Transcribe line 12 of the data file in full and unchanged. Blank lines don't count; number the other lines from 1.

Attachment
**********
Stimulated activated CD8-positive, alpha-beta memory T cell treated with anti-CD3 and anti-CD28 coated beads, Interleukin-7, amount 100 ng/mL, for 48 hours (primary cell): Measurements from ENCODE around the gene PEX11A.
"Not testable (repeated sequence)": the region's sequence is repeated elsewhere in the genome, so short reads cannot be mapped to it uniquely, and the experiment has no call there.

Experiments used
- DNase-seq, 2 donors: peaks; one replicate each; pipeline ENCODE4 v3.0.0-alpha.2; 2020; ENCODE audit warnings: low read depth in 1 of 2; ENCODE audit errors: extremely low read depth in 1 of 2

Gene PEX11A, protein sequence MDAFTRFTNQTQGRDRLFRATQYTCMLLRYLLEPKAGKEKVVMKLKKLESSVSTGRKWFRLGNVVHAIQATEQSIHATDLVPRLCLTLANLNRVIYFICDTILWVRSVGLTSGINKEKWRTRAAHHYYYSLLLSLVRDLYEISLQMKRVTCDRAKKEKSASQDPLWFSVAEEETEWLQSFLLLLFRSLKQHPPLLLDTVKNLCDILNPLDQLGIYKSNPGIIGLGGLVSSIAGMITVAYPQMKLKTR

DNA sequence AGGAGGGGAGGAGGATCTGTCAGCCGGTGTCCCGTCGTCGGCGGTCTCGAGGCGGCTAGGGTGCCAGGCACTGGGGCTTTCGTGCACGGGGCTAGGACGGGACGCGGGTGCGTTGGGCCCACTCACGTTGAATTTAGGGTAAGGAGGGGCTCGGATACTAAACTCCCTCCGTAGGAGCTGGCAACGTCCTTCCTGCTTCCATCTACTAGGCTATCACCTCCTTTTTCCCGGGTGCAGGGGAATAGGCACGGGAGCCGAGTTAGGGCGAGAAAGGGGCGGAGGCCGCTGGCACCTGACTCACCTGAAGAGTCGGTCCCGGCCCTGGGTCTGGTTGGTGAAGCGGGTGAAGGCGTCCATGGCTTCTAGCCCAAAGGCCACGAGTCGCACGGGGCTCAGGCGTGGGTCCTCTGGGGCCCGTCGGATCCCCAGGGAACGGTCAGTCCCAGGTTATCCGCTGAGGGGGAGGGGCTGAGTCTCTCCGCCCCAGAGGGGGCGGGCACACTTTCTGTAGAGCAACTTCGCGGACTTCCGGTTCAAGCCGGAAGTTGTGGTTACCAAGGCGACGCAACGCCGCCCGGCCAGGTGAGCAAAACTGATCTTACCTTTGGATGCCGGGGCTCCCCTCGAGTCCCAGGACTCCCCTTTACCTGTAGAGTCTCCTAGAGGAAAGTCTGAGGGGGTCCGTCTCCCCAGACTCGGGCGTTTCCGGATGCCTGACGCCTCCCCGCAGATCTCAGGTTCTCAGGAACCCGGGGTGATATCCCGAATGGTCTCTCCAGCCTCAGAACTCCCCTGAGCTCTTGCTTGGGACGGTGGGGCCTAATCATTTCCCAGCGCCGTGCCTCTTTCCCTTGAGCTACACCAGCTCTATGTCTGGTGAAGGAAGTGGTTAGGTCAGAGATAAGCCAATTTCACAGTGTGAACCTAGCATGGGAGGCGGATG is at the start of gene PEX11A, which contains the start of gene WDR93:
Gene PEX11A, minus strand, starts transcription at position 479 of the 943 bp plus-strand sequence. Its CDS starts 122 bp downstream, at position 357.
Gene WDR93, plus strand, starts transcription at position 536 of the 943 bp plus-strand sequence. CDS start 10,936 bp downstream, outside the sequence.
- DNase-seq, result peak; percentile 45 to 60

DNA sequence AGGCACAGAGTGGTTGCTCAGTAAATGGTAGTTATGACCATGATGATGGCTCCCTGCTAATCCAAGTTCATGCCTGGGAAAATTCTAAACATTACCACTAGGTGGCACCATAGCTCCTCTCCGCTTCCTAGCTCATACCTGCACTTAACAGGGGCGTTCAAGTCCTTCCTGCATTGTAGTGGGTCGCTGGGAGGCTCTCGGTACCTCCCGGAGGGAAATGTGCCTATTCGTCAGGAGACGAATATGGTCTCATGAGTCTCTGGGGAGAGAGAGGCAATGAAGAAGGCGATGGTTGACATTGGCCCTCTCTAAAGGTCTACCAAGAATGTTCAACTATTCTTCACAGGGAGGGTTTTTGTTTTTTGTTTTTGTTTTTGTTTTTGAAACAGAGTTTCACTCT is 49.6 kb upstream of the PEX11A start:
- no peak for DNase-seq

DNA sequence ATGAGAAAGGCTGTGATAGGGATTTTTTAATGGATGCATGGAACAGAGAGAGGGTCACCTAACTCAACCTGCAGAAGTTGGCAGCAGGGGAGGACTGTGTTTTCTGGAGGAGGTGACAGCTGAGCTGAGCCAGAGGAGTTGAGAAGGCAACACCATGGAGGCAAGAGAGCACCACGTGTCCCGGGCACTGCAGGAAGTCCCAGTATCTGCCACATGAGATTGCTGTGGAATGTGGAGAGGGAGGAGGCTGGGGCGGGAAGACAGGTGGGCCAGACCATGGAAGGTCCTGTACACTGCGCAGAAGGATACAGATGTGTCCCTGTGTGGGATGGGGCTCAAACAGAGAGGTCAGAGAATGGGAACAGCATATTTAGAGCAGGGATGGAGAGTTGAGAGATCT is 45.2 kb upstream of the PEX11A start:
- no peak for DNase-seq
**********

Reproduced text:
DNA sequence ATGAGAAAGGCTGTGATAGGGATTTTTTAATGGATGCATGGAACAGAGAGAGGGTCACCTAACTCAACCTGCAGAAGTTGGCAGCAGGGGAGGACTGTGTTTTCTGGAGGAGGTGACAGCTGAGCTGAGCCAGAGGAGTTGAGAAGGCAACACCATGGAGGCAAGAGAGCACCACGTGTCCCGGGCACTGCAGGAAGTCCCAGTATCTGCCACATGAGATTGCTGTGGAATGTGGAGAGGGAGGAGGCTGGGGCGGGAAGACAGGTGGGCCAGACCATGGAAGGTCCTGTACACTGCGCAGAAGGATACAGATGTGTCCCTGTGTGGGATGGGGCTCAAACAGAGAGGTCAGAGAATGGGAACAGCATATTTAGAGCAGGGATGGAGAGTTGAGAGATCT is 45.2 kb upstream of the PEX11A start: